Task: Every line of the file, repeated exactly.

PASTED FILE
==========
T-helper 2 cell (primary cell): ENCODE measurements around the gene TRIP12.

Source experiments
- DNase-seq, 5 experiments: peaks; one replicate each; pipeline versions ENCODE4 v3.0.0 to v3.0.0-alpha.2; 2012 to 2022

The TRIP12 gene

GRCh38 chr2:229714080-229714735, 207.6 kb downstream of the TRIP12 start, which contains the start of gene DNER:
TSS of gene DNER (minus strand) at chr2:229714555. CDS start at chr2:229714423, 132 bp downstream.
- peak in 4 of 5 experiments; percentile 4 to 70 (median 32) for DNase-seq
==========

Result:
T-helper 2 cell (primary cell): ENCODE measurements around the gene TRIP12.

Source experiments
- DNase-seq, 5 experiments: peaks; one replicate each; pipeline versions ENCODE4 v3.0.0 to v3.0.0-alpha.2; 2012 to 2022

The TRIP12 gene

GRCh38 chr2:229714080-229714735, 207.6 kb downstream of the TRIP12 start, which contains the start of gene DNER:
TSS of gene DNER (minus strand) at chr2:229714555. CDS start at chr2:229714423, 132 bp downstream.
- peak in 4 of 5 experiments; percentile 4 to 70 (median 32) for DNase-seq